When Lisa Yost Galvin took over Tenleytown Lawn & Landscape, based in Washington, D.C., after her husband, Peter Galvin, passed away in 2021, she had to learn numerous aspects of the business, including marketing, landscaping and finance.
An additional challenge was the fact that the majority of her team only spoke Spanish.
“I had so many areas that separated us,” Galvin says. “I’m a woman. There’s culture, there’s knowledge of the landscape business, and there’s language. All of these things were seemingly hurdles that I would need to get over and it just seemed like if I could just talk to them and communicate with them that I might be able to do this business.”
A business coach suggested she tell her crew members to take nighttime English classes and when Galvin looked into these options, most of the classes were already full or there were other barriers. Some of her team worked second jobs and having to go to classes for several hours at night after working in the heat all day did not seem reasonable.
She was discussing this challenge in her social circle and found out her friend Stacy Parkinson is the chairman of the board for the Montgomery Coalition for Adult English Literacy (MCAEL). MCAEL is a local nonprofit that serves as a community resource and knowledge center for information on adult English literacy in Montgomery County, Maryland.
“One of the greatest barriers to English language classes is transportation and childcare,” Parkinson says. “It is especially true for the men who are working all day and then come home. Maybe their wives go to work, and they got to watch the kids. We started these community learning groups as a way to go into communities and try to provide more classes for more learners.”
MCAEL assessed the employees to see what English level to teach and her employees were determined to be at the basic level, meaning they spoke almost no English. Parkinson volunteered to start teaching Galvin’s team.
“I was greatly inspired by Lisa,” Parkinson says. “My feeling is if you have an employer who is willing to dedicate her resources to her employees to communicate, let’s do everything we can as a community to help that employer.”
The English classes are mandatory and held on Friday afternoons from 1 to 3 p.m. Galvin admits the initial response was a little trepidation, but the employees were also grateful as there are not a lot of employers who are going to pay for them to learn English. It has helped her crew understand she cares about them and wants them to succeed.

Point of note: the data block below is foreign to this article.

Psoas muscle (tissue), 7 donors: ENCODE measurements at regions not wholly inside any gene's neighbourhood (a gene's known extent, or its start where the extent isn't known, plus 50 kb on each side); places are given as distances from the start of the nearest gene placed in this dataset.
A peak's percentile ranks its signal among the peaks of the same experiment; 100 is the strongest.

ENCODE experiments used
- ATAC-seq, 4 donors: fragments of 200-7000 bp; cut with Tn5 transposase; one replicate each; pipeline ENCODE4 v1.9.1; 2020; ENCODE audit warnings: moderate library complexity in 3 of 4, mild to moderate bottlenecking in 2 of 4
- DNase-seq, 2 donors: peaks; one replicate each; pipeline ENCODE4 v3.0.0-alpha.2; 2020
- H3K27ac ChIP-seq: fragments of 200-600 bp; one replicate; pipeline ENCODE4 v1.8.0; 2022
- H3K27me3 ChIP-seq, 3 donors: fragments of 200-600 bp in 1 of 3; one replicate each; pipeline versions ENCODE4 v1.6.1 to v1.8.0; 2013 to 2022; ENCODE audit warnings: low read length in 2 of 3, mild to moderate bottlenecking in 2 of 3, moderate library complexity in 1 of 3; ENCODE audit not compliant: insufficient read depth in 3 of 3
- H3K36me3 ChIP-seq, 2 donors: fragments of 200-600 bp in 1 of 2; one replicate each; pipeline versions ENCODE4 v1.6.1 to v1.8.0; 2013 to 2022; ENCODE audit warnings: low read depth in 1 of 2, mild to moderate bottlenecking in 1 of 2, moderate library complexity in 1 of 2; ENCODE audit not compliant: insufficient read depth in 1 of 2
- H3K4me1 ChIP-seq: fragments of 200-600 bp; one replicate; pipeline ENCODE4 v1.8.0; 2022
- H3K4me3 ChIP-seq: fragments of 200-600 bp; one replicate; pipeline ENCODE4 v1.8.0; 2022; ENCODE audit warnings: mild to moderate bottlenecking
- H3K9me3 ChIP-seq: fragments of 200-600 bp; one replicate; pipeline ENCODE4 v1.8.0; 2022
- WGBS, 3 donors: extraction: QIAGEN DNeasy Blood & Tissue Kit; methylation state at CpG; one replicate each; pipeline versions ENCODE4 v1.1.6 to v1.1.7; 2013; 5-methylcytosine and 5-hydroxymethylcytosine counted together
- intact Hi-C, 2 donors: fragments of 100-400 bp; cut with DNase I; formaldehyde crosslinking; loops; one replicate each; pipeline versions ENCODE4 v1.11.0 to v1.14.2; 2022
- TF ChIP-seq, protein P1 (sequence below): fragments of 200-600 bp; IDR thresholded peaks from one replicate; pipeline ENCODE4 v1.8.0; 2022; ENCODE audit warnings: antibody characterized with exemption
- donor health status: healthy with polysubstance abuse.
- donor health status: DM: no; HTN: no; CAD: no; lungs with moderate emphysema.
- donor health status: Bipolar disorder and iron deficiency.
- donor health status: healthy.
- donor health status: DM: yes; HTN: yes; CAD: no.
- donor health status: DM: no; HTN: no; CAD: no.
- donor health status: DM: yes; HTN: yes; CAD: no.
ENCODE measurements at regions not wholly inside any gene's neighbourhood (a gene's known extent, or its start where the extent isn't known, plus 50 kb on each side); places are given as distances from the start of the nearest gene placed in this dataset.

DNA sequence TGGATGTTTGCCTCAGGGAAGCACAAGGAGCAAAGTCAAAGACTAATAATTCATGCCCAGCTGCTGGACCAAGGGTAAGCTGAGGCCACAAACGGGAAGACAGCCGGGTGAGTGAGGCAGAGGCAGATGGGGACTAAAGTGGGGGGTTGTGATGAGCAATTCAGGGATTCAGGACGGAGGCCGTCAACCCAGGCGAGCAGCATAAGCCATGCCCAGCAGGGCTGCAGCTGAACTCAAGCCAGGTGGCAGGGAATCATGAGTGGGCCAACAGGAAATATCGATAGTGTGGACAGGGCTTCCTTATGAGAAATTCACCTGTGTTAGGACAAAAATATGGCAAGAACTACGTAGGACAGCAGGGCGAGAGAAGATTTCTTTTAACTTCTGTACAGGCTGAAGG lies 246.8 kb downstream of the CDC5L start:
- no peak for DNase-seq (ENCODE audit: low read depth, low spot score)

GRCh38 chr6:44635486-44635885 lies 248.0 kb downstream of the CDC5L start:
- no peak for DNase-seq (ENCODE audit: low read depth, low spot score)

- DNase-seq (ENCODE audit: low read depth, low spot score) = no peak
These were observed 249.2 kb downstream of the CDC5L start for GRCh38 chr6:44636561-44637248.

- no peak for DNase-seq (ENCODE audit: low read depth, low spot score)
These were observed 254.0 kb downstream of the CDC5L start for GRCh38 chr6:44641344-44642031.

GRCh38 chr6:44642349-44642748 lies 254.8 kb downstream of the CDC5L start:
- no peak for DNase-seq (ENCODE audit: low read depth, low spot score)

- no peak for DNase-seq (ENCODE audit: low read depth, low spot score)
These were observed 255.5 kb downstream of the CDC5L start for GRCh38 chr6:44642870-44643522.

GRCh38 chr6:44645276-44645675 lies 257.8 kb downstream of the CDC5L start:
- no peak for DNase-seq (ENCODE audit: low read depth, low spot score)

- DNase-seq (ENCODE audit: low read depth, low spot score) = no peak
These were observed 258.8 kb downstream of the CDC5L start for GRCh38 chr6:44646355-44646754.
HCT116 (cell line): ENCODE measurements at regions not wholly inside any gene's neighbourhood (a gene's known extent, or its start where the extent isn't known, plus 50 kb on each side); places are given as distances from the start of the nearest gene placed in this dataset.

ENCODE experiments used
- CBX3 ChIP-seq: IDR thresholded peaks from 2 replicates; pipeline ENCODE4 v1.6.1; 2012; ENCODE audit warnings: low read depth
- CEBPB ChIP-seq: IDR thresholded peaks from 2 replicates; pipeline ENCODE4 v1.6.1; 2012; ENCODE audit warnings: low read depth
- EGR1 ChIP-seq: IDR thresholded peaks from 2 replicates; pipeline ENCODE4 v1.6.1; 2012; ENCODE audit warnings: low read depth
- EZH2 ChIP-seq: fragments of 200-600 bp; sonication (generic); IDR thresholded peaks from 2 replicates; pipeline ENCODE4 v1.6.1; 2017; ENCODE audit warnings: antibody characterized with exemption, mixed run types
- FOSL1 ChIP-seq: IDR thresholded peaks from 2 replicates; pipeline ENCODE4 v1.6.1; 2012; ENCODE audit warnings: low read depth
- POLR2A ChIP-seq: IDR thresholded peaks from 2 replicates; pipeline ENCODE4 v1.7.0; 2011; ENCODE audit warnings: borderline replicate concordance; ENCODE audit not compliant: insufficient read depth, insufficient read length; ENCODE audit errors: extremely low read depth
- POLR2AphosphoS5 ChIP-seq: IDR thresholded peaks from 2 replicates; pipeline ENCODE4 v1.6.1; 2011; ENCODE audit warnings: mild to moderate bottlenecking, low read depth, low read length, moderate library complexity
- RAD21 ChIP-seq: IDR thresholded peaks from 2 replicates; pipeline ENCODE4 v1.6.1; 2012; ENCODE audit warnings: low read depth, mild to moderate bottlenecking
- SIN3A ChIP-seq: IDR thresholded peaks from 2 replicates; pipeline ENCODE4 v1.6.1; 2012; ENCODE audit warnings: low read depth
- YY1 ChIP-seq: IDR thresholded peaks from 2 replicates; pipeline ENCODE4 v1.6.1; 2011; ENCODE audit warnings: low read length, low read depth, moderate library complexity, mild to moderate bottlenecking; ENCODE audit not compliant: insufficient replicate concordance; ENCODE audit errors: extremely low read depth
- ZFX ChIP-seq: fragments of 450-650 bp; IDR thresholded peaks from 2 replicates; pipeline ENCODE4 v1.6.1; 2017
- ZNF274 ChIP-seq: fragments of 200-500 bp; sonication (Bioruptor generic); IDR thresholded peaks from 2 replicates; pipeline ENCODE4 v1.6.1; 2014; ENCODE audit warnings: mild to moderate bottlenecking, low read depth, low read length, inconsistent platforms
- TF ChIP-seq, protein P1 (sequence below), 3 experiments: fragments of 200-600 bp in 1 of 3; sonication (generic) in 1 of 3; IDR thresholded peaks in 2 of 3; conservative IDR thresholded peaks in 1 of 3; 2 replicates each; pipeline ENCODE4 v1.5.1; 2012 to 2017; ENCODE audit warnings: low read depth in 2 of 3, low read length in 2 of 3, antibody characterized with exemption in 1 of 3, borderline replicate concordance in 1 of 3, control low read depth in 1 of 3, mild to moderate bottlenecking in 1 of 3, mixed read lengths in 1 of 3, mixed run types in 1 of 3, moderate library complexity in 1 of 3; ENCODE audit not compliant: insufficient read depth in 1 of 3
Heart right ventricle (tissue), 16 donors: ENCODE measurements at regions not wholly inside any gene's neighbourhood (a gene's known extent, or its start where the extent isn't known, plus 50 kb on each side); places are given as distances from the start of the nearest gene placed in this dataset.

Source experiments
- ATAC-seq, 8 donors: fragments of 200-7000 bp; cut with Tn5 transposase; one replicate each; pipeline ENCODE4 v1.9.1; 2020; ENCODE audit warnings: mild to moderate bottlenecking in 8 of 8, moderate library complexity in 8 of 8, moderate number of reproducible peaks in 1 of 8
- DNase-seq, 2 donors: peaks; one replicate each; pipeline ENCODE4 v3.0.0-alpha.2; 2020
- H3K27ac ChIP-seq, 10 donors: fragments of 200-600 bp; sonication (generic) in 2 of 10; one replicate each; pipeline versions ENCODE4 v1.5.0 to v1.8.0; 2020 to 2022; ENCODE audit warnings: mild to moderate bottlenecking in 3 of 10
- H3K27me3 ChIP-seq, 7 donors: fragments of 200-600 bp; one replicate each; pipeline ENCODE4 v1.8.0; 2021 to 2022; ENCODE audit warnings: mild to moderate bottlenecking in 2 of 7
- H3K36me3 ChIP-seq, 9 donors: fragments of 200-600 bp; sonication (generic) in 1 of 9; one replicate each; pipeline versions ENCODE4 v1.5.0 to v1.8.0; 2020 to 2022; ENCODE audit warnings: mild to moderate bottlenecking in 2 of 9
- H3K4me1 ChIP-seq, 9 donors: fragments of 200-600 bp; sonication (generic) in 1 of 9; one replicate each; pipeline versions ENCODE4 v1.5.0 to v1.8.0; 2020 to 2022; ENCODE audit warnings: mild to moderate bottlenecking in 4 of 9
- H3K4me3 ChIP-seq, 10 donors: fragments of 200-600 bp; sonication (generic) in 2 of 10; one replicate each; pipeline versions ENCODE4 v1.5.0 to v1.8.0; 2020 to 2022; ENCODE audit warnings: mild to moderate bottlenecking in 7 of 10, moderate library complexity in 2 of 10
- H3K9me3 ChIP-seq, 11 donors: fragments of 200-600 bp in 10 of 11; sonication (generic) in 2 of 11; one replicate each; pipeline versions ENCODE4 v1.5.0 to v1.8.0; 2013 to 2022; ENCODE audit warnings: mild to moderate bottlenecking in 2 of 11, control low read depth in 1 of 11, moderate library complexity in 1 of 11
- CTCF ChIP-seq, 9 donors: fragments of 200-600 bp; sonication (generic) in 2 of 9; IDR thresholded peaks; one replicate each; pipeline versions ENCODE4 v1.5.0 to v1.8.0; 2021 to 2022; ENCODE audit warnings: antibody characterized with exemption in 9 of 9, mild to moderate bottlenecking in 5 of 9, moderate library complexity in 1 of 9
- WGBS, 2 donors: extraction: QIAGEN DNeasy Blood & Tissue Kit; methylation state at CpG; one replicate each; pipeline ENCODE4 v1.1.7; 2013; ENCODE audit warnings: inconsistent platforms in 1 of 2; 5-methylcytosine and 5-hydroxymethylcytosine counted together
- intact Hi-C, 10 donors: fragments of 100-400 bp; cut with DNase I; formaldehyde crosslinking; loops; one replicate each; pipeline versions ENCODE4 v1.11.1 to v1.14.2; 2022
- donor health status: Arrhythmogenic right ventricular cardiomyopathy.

Parkinson says they started with the basics like ‘how are you?’ and ‘what’s your name?’ and have covered concepts like colors, foods, transportation, weather and landscape terms. They have also covered parts of the body and words for pain so they can properly communicate if they’ve been injured in the field.
Currently, they are working on the different verb tenses so when Galvin asks a team member, “Is this job done?” or “Are you doing it now?” they know how to respond.
Parkinson uses a lot of realia, objects from everyday life, to serve as a teaching aid. She does not speak Spanish in the class. The students aren’t given homework, but Galvin supplements the classes with a Duolingo subscription, where they are on a family plan. It will let her know when to congratulate an employee for their streak. Galvin is also learning Spanish on Duolingo as well.
“I’m constantly amazed by the progress they’re making with just two hours a week and I think a lot of that credit goes to the support from their employer,” Parkinson says.
Each adult learner progresses at a different pace but it typically takes between 500 and 1,000 hours of study to reach proficiency in the English language.
Galvin says since starting the classes, the demeanor of her employees has changed as they have more confidence. She says she can better communicate with her crews from a language and trust perspective. They can also take on more responsibility and earn more for their families now.
“It is such a high rate of return for the little bit of time and resources that I put into it,” Galvin says. “Their productivity, wanting to work harder for me, the respect that they have for me, the ability to communicate with my customers, that they look my customers in the eye and they answer what questions they have.”
Not only do the English classes benefit the employees in the workplace but it also allows them to be more involved in their children’s education and be able to talk to their healthcare providers directly without the need for a translator.
As for the business, Galvin says she never considered selling it. She says one of the reasons she kept the business is due to her husband’s legacy. Many of the other landscape owners her husband had worked with over the years reached out to help and mentor her.
“There are all these people who all I have to do is ask,” Galvin says. “They’re so supportive. All of them have been mentors and willing to help at any point.”
She says her background in emergency medicine has allowed her to manage expectations and let customers know that they’re going to take care of them. Despite the frustrations, she has found this new career fun and rewarding.
“Revenue was $500,000 and we were several $100,000 in debt,” Galvin says. “The first year revenue went up to $900,000 and this year, we hit $1.4, almost $1.5 million.”